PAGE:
Chinese Whispers and Australian Wine

by Dudley Brown

1 May 2023

The tariffs imposed on Australian wine by the Chinese government in late 2021 in retaliation for some regrettable remarks by our former PM about COVID have wreaked havoc in the Australian wine industry since. The media and spokespeople for the industry have since simply characterised our ensuing oversupply problems as “China’s fault.” The only problem with this story is is not that simple and, worse, just not so.

In international markets, commodities always find a way around problems like tariffs. For example, Russian oil that used to be supplied to Europe is now sold to India and China since the invasion of Ukraine. Middle Eastern oil that used to go to India and China now goes to Europe. 

Wine is not totally different to oil except that it isn’t as relatively an undifferentiated commodity as oil. But, over time, it will always get mopped up for similar reasons in similar ways at some price provided that there isn’t a global oversupply.

A month or two ago I watched an interview with a big bulk wine merchant in the USA complaining that Australian wine is being offered for 25 cents per liter delivered and wrecking their bulk market. Buyers complaining wine is too cheap? This makes no sense. The USA produces more than twice as much wine as Australia but only supplies about half of its own consumption. They actually need to import bulk wine from us and are complaining that it is too cheap! I pondered this seeming paradox during vintage and guessed that there was more to the story.  Now that I am off the forklift, I spent an hour or two on the WineAustralia website trying to understand this more fully.

It turns out that the principal reason is that if the USA buyers buy our nearly free Australian bulk wine then blend and repackage it, they still can’t sell it. The reason behind this that you may have not heard is principally explained in the following graph:

Chinese consumption of wine has fallen so sharply since 2017 that even if we went back into the Chinese market without any difficulty, we would likely still have a huge and growing oversupply rather than a shrinking one. That is how bad the underlying problem is in the world of wine. The world is awash in wine because the Chinese have reduced annual consumption by an amount almost equal in volume to the annual output of the entire Australian wine industry. Yet, even at our peak, we only sold them 13% of our wine. This gives an indication of how much wine other countries are no longer exporting to China even without tariffs.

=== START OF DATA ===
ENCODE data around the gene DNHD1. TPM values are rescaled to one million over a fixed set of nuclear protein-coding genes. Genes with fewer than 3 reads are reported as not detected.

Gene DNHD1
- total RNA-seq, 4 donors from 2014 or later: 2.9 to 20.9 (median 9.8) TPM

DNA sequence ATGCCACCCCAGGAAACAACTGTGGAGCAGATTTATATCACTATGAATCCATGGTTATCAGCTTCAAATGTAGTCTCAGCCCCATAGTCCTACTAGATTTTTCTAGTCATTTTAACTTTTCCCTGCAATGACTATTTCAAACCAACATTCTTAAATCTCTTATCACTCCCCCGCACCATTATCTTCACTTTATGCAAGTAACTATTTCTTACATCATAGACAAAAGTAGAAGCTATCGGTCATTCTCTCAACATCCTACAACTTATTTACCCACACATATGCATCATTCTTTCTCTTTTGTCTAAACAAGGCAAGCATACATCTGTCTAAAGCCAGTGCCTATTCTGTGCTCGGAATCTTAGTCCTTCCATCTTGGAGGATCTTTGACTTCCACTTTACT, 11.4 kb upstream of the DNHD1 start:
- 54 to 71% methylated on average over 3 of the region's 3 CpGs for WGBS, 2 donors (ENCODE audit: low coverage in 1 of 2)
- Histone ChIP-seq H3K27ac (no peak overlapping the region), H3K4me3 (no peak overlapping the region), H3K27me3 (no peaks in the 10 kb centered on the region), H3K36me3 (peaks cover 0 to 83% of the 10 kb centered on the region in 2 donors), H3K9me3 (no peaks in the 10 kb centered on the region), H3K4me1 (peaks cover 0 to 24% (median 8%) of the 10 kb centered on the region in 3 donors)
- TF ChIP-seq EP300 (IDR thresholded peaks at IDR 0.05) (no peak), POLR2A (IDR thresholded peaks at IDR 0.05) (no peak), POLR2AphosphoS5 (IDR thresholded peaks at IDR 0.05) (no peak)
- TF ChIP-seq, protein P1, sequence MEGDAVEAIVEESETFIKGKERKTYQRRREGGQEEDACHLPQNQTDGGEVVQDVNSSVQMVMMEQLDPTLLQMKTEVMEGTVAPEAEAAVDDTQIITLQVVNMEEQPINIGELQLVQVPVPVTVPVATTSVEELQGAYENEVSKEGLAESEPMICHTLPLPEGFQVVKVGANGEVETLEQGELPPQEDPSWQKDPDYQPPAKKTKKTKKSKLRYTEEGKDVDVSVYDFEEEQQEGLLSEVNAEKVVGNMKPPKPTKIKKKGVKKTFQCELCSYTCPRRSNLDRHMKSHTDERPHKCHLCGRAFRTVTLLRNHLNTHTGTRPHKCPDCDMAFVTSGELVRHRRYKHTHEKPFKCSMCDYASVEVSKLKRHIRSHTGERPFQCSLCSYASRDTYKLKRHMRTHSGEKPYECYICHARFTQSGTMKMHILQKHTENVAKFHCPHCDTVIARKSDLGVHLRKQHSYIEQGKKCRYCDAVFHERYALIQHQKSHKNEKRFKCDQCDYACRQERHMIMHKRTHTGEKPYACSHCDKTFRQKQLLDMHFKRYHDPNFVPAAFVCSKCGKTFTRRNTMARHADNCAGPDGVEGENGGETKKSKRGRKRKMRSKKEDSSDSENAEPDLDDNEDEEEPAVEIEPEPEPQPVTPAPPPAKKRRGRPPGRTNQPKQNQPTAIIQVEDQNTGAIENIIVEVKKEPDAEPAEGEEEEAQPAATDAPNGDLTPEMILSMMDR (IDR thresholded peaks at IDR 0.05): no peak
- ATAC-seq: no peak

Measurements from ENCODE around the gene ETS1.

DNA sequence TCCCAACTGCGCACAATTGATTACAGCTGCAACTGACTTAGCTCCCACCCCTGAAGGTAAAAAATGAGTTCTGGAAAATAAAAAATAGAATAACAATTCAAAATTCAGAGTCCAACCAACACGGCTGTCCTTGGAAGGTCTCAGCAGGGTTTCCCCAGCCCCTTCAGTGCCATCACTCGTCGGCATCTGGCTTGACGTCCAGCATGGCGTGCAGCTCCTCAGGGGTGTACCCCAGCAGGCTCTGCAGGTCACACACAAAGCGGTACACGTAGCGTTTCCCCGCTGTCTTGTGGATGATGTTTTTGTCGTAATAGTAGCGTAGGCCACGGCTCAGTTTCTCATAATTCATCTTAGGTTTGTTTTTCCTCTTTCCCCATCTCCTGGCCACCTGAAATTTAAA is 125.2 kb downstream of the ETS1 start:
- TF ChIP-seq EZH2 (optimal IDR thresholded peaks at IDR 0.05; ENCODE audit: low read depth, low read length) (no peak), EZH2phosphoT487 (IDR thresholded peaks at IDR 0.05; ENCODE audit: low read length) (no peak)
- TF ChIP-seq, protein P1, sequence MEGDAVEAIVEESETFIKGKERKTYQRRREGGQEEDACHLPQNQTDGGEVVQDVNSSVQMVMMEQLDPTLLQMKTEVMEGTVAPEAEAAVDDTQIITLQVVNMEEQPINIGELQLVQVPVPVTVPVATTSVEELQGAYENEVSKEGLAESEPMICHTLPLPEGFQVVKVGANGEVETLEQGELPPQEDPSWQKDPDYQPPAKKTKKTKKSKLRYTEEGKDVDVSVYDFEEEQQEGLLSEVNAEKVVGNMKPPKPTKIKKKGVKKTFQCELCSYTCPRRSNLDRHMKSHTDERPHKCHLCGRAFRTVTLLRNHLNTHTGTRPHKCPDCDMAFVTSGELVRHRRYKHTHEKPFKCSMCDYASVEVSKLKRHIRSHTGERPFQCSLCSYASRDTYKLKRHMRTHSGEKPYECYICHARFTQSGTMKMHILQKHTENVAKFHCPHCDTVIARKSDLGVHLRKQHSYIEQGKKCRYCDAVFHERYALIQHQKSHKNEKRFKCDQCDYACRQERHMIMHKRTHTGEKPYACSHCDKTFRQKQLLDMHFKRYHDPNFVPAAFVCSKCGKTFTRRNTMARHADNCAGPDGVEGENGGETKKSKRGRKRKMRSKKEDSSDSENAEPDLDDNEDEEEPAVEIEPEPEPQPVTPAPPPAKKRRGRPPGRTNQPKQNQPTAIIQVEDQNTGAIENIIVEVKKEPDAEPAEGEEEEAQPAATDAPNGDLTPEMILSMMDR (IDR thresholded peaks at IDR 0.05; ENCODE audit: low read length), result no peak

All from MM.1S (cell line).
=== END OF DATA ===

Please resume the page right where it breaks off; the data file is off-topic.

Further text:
Between its peak in 2017 and the end of 2022, Chinese consumption of all wine has dropped 54% or 1.04 BILLION litres per year. As a matter of perspective, the total production of Australian wine in 2020 was 1.1 billion litres (WineAustralia). Chinese domestic demand dropped 16% – or 169 million litres – just in calendar year 2022. This puts their wine consumption back to the level of 1996 or 1997 when they were a far poorer country.

The fall in demand has been so steep that there is now a world-wide oversupply of wine, particularly red wine (the Chinese imported mostly red wine). It isn’t just an Australian problem and it isn’t because of the Chinese government or even COVID. It’s that the Chinese are drinking significantly less wine and have been doing so for six years. Were it otherwise, Americans would happily buy our bulk wine, blend and re-sell it to the Chinese. This is the story no one is talking about and it is unclear why this is so as it is totally out of our control.